Scheduling is my LEAST favorite part of teaching. It is so hard to fit everything in to a school day but it is nearly impossible to fit everything in to a special education day!
Here are four ways to rock out the schedule in your self-contained class:
1. Get Involved in the Master Schedule
Before you can make a master schedule for your classroom you have to get your master schedule from your school. In my school, we usually get this at the end of the school year so I have all summer to digest it and mess around with some different ideas for how to plan my days. My principal is awesome and lets me have all of my specials in the afternoon so I can teach in the morning when the kids are fresh! If you’ve never worked with your administrator on the master schedule, it is worth checking in and asking if he or she is willing to get your input on what would work best for your special learners. It never hurts to try!
Some things to consider:
-What time of day do I want to get the most teaching in?
-When can I make the most of my planning time?
-Are there teachers that I want to have common planning time with? This is especially helpful if you integrate your students sometimes. I like having a general education teacher with a similar master schedule to mine because sometimes I have students who are being slowly integrated into general ed.
2. Specials: Back to back or break them up?
Typically I have two specials per day. Last year I had one special in the morning and one special in the afternoon. I thought this would be ideal because I thought it would break up the day nicely. I thought wrong. I could never get any good teaching in! As soon as we’d get into something it would be time to line up for specials again. This year I had both specials in the afternoon and it was much better. Now I have my students with me all morning and I can get so much accomplished. If we get squirrelly or stir crazy I can do a brain break or switch up the activities. It is better to have a big chunk of time and have the freedom to break it up if you need to.
3. Make a List and Be Realistic
When I started my program, I had all of these amazing ideas and dreams of what I would do with my class. Pinterest and teaching blogs are NO HELP when it comes to this! So many cute ideas and so little time. Daily 5, writing, poetry, music, social skills, cooking, crafts, calendar, morning meeting, sensory, brain breaks, recess, volunteering, rest time, DEAR time, progress monitoring, interventions....the list goes on and on. Oh AND all of the regular instruction that goes along with my scripted programs. WHAT!? Even if we went to school 7 days a week, 24 hours a day, we still wouldn’t be able to get all of those things done.
To plan your daily schedules, make a list of all of the things that you want to do with your class and then prioritize them. Obviously, the things you “have to do” should be at the top of the list (sigh). Write down approximately how much time you will need to do each thing and how many days a week or how often you need to do it.
Morning meeting- 5 days a week for 20 minutes
Cooking- 1 day a month for 60 minutes
Daily 5- 5 days a week for 90 minutes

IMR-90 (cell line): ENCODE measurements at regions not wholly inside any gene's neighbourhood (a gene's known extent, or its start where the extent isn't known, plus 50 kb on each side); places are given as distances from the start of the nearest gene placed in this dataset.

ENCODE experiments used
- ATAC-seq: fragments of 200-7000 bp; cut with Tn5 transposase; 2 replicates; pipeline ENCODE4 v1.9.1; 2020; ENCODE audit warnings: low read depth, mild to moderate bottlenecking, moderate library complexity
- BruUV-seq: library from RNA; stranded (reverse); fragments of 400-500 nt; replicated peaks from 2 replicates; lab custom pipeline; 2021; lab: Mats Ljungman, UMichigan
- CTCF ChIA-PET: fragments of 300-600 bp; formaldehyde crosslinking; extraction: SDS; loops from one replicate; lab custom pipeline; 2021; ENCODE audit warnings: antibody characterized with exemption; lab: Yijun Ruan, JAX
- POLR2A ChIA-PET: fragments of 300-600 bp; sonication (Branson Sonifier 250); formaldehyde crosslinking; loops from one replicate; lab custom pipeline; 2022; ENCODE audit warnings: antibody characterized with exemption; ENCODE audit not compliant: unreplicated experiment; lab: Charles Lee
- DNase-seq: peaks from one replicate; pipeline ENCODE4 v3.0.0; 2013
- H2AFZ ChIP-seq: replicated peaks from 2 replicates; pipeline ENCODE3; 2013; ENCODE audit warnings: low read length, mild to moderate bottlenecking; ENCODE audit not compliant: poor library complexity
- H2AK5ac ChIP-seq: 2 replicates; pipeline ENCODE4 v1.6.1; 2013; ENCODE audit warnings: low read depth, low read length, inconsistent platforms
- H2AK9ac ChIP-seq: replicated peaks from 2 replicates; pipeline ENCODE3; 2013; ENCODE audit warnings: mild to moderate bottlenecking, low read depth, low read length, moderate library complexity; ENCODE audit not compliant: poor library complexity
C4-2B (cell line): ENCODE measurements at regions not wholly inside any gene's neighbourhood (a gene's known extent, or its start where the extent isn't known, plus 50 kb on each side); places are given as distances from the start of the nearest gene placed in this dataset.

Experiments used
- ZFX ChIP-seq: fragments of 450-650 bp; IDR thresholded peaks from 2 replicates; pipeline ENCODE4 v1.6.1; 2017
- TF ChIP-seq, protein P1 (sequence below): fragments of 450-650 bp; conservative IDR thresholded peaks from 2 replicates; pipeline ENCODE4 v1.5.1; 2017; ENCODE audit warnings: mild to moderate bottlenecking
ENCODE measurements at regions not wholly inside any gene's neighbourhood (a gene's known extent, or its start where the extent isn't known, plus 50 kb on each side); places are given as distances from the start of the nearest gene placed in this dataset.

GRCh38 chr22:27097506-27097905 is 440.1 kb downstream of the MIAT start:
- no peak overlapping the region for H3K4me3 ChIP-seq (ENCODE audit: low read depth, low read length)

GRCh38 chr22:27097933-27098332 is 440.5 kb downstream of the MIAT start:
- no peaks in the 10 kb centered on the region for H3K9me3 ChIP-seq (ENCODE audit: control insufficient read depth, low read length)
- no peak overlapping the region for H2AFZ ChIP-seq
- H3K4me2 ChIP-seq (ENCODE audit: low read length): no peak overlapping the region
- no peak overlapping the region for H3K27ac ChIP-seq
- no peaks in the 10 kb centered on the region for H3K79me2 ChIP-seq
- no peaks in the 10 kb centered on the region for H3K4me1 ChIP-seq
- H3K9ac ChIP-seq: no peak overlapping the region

Writing Workshop- 2 days a week for 60 minutes
It’s amazing how quickly you realize that you can’t do it all when you actually look at how much time “it all” will take. I found that when I was more realistic about our schedule I actually had more time for the fun stuff because I was not trying to bite off more than I could chew. As you can see I have a “theme related” block on Fridays which I am always changing up. I save that time for crafts, cooking and special activities (all those Pinterest boards!)
4. Designate a Therapy Time
“I want to do this activity but Joey is at speech!”
“I was going to start our story but Michael has OT!”
Can I get a biiiiig special ed AMEN?
The last nightmare in scheduling is scheduling therapy and pullouts. In my district our speech therapists are part of our faculty but our other therapists (OT, PT, etc.) work for agencies and travel to different schools in different districts. Some of my students have so many pullouts that I feel like they are never in class. Having a designated therapy time has been a saving grace to my classroom. The 30 minutes after lunch is our therapy time and rest time in our classroom.
Now I know you're thinking REST TIME? Who has time to rest?! My kids don’t actually nap at this time. They read books, do puzzles, go on the computer, do flashcards. Depending on the class and the time of year this becomes recess, playtime, story time, etc. If you teach older grades, this could be considered quiet reading time, sensory time, intervention time, etc. You certainly won’t get all of the therapies for every child out of the way during that 30 minutes, but you can at least guarantee that a lot of therapies will take place. Some days ALL of my kids get pulled out and I get 30 minutes of bonus planning time! Parents also like to know that when the majority of pullouts are taking place their children aren’t missing math or reading instruction.
But I don’t have 30 minutes to spare!?!
Some people will feel that they can’t find even 30 minutes a day for a “therapy block” and I totally understand that. If you can’t justify a therapy time, choose an activity that you don’t mind having a lot of kids missing for (read aloud, calendar, journals) and try to schedule it at the same time every day.
Come back next week to see how I set up my classroom!
Come back next week to see how I set up my classroom!